Saturday 18 November 2017

Policing Authority chief 'concerned' about Garda Commissioner’s role during McCabe inquiry

Garda Commissioner Nóirín O’Sullivan. Photo: Damien Eagers
Garda Commissioner Nóirín O’Sullivan. Photo: Damien Eagers
Shane Phelan

Shane Phelan

The head of the Policing Authority has expressed concern about the ability of Garda Commissioner Nóirín O’Sullivan to carry out her role while the Charleton tribunal is under way.

The authority’s chairperson, Josephine Feehily, said there were concerns the commissioner’s focus on policing matters might be distracted by the tribunal.

She also said the authority was concerned “the motivation, the morale, the energy of the organisation, might be distracted”.

The public inquiry is set to investigate whether a smear campaign was orchestrated by senior gardaí against whistleblower Maurice McCabe.

Chairperson of the Policing Authority Josephine Feehily.
Chairperson of the Policing Authority Josephine Feehily.

Ms O’Sullivan faced down calls for her resignation in recent weeks and denied being aware of any such campaign. She has also rejected suggestions she should step aside while the tribunal is underway.

However, Ms Feehily stopped short of expressing full confidence that the commissioner could handle the twin challenges of running the force and dealing with the tribunal at the same time.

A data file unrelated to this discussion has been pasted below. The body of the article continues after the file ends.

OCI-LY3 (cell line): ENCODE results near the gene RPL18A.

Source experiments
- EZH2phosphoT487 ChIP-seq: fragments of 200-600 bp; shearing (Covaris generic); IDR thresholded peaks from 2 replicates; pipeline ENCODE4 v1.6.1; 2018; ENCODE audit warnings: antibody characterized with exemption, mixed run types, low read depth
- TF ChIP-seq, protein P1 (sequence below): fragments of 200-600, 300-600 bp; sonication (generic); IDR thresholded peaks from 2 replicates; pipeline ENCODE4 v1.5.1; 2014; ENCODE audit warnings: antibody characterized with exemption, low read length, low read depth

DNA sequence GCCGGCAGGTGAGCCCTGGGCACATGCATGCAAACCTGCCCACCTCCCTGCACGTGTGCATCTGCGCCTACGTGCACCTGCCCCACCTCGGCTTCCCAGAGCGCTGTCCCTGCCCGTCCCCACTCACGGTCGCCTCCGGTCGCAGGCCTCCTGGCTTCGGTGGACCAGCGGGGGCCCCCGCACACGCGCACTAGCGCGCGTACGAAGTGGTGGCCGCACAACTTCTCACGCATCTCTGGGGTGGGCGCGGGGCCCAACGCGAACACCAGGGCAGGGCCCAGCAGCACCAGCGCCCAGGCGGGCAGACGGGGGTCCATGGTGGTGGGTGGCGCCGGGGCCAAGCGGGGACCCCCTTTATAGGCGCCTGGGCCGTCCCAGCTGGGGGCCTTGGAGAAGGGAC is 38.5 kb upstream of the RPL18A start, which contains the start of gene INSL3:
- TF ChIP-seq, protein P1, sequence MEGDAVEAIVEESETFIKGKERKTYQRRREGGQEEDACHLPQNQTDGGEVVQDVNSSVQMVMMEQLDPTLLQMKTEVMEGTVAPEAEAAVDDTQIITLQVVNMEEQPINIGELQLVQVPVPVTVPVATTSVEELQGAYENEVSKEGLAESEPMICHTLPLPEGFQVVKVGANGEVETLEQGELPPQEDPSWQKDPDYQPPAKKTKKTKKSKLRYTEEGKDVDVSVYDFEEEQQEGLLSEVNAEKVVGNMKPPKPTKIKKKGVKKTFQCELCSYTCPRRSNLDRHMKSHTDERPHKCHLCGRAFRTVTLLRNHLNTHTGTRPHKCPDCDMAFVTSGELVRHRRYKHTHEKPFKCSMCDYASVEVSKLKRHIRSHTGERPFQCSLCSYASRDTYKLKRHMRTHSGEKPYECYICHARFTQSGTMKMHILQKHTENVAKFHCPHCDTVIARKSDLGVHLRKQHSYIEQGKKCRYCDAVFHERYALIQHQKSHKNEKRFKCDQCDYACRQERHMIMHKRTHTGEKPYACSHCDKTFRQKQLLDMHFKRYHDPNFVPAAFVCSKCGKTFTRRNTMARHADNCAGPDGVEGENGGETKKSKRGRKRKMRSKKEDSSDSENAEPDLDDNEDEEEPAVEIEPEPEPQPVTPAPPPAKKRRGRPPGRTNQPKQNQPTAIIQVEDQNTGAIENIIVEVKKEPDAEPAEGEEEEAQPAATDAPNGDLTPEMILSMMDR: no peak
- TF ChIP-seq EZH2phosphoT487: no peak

“I would say we have a degree of confidence, but we are concerned,” said Ms Feehily in an interview on RTÉ’s Today with Sean O’Rourke programme.

“I am not saying that is a deep concern at this point. The tribunal has not begun.

“We have flagged that concern to the commissioner. We asked that question in public yesterday.

“I think it remained to be seen whether the accelerator can be kept to the floor in policing and in modernising the organisation while servicing the tribunal.”

Ms Feehily said she would have to see what happens if events at the tribunal increase those concerns.

She said the authority was confident in terms of the commissioner and her senior team’s capacity to run the guards.

But the parallel running of a very complex organisation while servicing the tribunal was a different matter, she said.

“Until that starts to play out, I’m just saying we don’t know,” said Ms Feehily.

Ms O’Sullivan gave assurances to the Policing Authority on Thursday that she had put a team in place to meet the needs of the tribunal and she did not expect it to distract from a reform programme current underway in the force.

Ms Feehily said the authority did not support calls for the commissioner to step aside, saying she was entitled to “fair procedure”.

“It is a matter of everybody, whether in this organisation or any organisation, being entitled to their good name and being entitled to have their side heard,” she said.

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